FTCL Parameter Files

Most simple ascii data files used in the Survey are formatted as "FTCL parameter files". This file format is described here. Additionally, the spectro2d pipeline uses an "IDL Yanny parameter file" format which is very nearly the same, but differs in some respects as described below. The IDL format may only be used for files internal to the spectro2d pipeline. That is, it may not be used for files used outside the spectro2d pipeline, as IDL is not used anywhere else in the survey.


FTCL parameter files contain two elements.
Keyword/value pairs
A line may contain a keyword/value pair. The first token is the keyword. The remainder of the line, up to a comment-delimiting '#' sign, is the value of the keyword. In the following example, the value '51256' is assigned to the keyword 'MJD', and the value 'u g r i z' is assigned to the keyword 'filters':
mjd	51256		# MJD day number of observations
filters u g r i z       
Tables of data are given by first defining a C-like structure which defines the table format. Then, any lines in the file whose first token is the name of the structure are considered to contain the data for a single entry in the table. The tokens in each line are in the same order as in the structure. Arrays are contained within '{ }' and array elements are whitespaced-separated. Lines may be continued using a backslash as\ the last character. For example, a simple weather table containing four different temperatures stored as an array along with a single pressure, humidity, and time stamp might look like:
typedef struct {
   double mjd;
   double humidity;
   double pressure;
   double temperature[4];

WEATHER 52191.300 0.23 75.21 {10.4 10.7 10.6 10.7}
WEATHER 52191.310 0.24 75.26 {10.3 10.6 10.5 10.7}
WEATHER 52191.320 0.23 75.28 {10.2 10.6 10.4 10.5}
WEATHER 52191.330 0.23 75.30 {10.2 10.5 10.3 10.3}
The keyword names (mjd, humidity, etc. in the above example) are case sensitive (for the IDL format they are not case sensitive). The data model defines whether the variable with describes, for example, the camera column, is camCol, CamCol, camcol, or CAMCOL.

The name of the structure (WEATHER in the above example) must be in ALL CAPS in the structure definition, but is case-insensitive in the table entries.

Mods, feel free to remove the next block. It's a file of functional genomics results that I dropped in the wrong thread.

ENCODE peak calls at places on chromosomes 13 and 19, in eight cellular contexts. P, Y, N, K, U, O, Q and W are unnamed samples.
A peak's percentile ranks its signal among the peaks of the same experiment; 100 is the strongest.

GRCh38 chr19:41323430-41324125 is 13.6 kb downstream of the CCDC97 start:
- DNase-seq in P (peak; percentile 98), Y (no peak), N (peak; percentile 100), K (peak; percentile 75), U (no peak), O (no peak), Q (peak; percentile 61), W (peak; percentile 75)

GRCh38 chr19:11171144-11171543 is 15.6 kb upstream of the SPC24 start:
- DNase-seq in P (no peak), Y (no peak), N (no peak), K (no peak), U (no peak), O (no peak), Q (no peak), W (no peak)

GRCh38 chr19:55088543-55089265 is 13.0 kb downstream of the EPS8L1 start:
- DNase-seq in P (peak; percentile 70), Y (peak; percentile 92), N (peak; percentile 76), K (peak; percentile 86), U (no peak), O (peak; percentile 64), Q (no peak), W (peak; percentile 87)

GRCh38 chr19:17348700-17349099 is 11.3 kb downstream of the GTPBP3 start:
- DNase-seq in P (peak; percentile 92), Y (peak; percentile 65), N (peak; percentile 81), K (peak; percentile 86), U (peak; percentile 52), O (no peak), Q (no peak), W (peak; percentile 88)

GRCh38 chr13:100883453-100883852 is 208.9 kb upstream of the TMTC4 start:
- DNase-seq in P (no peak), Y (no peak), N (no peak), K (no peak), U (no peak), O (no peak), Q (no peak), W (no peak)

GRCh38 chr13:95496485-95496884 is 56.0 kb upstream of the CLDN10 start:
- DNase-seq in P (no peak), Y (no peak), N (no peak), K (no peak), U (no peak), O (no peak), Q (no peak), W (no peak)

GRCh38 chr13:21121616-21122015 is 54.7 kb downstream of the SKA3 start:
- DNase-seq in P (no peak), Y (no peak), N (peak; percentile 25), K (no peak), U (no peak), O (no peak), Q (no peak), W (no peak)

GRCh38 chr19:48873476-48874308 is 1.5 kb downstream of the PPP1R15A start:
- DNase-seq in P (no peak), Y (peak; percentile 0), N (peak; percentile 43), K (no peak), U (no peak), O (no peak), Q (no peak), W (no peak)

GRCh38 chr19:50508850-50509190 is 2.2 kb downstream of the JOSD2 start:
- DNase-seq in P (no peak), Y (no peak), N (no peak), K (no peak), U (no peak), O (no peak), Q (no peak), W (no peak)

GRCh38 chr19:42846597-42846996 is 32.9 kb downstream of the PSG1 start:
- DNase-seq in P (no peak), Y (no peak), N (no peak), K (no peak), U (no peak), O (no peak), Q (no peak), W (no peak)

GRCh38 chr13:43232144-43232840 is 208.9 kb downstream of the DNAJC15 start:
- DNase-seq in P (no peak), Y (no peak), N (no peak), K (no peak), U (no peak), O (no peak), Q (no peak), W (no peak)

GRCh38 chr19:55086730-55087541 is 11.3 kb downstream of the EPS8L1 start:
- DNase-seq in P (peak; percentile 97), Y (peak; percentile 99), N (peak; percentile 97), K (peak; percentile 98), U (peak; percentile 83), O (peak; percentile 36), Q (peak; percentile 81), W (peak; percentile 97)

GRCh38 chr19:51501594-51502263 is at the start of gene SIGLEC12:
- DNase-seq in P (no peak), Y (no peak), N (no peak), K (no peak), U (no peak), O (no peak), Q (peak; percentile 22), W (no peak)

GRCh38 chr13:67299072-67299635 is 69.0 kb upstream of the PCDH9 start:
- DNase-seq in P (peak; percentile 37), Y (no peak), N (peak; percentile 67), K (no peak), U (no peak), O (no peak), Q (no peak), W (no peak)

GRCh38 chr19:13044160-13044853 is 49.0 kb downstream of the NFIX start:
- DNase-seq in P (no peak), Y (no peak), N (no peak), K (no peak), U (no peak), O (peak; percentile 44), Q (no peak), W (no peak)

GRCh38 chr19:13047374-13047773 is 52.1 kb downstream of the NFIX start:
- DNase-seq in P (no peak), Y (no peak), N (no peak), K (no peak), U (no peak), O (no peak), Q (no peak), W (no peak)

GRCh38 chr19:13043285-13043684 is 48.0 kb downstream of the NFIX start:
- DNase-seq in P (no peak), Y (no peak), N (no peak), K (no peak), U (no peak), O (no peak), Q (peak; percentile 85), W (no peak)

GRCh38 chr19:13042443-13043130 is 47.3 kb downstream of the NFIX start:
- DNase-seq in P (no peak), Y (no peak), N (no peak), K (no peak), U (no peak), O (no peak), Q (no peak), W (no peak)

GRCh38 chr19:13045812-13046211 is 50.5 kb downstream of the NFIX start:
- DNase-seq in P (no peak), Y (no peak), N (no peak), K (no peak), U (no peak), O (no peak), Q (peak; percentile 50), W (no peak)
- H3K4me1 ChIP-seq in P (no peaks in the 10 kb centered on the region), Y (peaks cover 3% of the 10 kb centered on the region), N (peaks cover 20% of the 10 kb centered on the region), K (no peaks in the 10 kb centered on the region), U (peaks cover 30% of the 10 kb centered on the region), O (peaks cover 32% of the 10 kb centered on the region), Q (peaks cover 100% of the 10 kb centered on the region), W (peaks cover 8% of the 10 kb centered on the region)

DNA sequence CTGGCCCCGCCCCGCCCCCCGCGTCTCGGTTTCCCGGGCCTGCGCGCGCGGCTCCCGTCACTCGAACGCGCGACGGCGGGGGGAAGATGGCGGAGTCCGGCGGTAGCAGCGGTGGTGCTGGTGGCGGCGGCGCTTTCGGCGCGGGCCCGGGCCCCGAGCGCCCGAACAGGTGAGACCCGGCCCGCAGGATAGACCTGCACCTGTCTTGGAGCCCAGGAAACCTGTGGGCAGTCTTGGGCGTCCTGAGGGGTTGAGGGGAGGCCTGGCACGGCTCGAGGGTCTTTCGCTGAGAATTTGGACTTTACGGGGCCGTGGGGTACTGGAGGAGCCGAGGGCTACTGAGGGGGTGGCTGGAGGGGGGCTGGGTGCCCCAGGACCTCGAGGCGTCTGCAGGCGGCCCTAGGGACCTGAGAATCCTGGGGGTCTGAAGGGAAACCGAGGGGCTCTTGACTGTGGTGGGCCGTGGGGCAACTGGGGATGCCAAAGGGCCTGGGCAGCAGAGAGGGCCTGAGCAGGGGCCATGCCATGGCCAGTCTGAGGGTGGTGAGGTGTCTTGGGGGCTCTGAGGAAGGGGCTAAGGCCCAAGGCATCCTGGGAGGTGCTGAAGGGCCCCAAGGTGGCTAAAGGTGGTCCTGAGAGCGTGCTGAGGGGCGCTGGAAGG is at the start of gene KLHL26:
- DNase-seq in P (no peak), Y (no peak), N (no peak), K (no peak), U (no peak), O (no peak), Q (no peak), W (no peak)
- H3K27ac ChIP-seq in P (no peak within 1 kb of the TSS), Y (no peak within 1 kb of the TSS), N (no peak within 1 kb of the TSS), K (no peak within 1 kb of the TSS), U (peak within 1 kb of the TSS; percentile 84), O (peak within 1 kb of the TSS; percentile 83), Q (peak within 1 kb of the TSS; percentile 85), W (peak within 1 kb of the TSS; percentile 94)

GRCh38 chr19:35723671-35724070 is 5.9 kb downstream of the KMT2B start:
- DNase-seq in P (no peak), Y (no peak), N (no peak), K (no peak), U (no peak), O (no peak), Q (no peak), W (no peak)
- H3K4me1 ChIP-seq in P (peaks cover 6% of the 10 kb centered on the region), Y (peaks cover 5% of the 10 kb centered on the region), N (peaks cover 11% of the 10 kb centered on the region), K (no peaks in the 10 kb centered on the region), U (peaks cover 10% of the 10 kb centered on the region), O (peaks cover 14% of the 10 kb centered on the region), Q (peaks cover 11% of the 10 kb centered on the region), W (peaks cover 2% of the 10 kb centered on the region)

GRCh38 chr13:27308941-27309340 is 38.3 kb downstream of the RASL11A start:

Standard datatypes are:
	char[N] - character string of length N 
			(N = length of longest char string to appear 
		       	in table +1, must be explicitly specified)
     	float - 4-byte floating-point
     	double - 8-byte floating-point
     	short - 2-byte integers		(signed short assumed)
     	int - 4-byte integers		(signed int assumed)
	enum - enumerated types         (as in the C language)
The simple data types supported are: int, short, double, float, and char. For char, you also need to specify the length (the length is ignored in the IDL format).

One dimensional fixed length arrays of the above types are supported.

For example:

	typedef struct {
		float mag[5];
		char b[5][20];
		double c;
		int flags[2];

mystruct {17.5 17.546 17.4 16.1 16.0} {the rain in "spain is" wet} 1.24345567 {123123 1231213}
mystruct {17.5 17.446 17.4 16.1 16.0} {the snow in chile "is dry"} 7.24345567 {123123 0}

Delimiters for array dimensions may be square ([]) brackets or, following dervish conventions, angle (<>) brackets.

A backslash (\) may be used as a line continuation character for long table or header entries.

The idReport files have an attribute defined in the typedef struct as:

    char      program[20];    # Identifying name for CCD program. 
The length of the string is defined in square brackets after the variable name. The actual length (20 in this case) is defined by the data model for the structure or file you are writing. No 'program' string in the table section of the corresponding FTCL param file in this example then should exceed 19 characters (1 extra for the C termination).